Confirmation bias is one of the great obstacles to making the practical case for liberty. People see in events what they want to see. I think of the joke about the person who planned to take his hyperactive dog on a train trip and asked his veterinarian for a tranquilizer. The vet mistakenly handed the person a stimulant. On the train he gave the dog the pill, prompting it to run madly up and down the aisle the entire trip. The embarrassed owner said to his seatmate, "Gosh, think what would have happened if I hadn't given the dog the tranquilizer!"
We are all subject to this bias. The best we can do is be aware of it and fight to overcome it.
When people look at statistics, confirmation bias always looms. It's just too easy to explain any statistical results in terms of what social scientists call one's "priors." But now and again we encounter an example of someone who refuses to let confirmation bias stand in the way of learning the truth. The latest example comes from Leah Libresco, a statistician who used to write at the political data-analysis site FiveThirtyEight. Libresco's example is particularly noteworthy because the issue she was considering was gun violence. If any issue is prone to confirmation bias, this is the one. It is also noteworthy that she published her article at the Washington Post.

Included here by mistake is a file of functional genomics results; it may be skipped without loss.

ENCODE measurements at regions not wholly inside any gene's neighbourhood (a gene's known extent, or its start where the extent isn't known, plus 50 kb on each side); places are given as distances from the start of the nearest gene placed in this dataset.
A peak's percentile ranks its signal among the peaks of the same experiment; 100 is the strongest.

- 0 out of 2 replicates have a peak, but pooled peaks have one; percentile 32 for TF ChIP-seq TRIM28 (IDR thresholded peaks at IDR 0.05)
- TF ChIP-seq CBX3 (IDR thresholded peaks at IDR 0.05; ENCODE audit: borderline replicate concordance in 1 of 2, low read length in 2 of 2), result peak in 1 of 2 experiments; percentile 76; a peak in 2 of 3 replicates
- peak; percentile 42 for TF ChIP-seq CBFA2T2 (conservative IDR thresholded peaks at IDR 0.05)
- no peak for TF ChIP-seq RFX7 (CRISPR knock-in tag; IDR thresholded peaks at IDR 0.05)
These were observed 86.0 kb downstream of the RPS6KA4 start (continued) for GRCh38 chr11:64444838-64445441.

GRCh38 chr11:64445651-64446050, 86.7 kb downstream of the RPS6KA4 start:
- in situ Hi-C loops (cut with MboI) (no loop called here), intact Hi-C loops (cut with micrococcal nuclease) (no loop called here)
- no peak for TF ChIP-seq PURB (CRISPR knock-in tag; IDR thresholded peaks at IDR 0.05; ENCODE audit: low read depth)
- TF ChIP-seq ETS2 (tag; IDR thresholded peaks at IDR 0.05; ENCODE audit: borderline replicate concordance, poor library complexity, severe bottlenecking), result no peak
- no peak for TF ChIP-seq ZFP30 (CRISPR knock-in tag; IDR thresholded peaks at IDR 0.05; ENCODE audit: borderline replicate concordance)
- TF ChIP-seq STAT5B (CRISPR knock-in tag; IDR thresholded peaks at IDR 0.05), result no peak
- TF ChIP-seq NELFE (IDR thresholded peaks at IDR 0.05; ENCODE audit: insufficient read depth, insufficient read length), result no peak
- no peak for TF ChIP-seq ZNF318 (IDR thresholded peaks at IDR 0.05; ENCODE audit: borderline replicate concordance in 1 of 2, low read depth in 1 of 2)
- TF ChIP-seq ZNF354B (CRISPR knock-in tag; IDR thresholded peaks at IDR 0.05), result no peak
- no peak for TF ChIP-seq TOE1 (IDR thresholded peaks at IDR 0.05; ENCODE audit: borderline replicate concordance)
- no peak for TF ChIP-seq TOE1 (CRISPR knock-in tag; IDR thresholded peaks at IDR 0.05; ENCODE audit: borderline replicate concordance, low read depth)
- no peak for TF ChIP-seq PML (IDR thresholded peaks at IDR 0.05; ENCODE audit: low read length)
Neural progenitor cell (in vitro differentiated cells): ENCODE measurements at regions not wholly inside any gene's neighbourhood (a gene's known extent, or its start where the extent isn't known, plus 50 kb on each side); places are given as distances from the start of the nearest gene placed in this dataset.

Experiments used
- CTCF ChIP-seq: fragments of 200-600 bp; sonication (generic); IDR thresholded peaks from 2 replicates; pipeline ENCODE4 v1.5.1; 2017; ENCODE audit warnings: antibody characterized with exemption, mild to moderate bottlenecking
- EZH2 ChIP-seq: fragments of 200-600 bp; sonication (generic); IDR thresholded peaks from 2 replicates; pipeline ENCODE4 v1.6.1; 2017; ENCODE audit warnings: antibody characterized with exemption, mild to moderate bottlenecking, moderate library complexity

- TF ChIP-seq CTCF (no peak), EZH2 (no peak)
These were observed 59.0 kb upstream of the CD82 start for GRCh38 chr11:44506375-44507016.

In "I Used to Think Gun Control Was the Answer. My Research Told Me Otherwise," Libresco begins, "Before I started researching gun deaths, gun-control policy used to frustrate me. I wished the National Rifle Association would stop blocking common-sense gun-control reforms such as banning assault weapons, restricting silencers, shrinking magazine sizes and all the other measures that could make guns less deadly."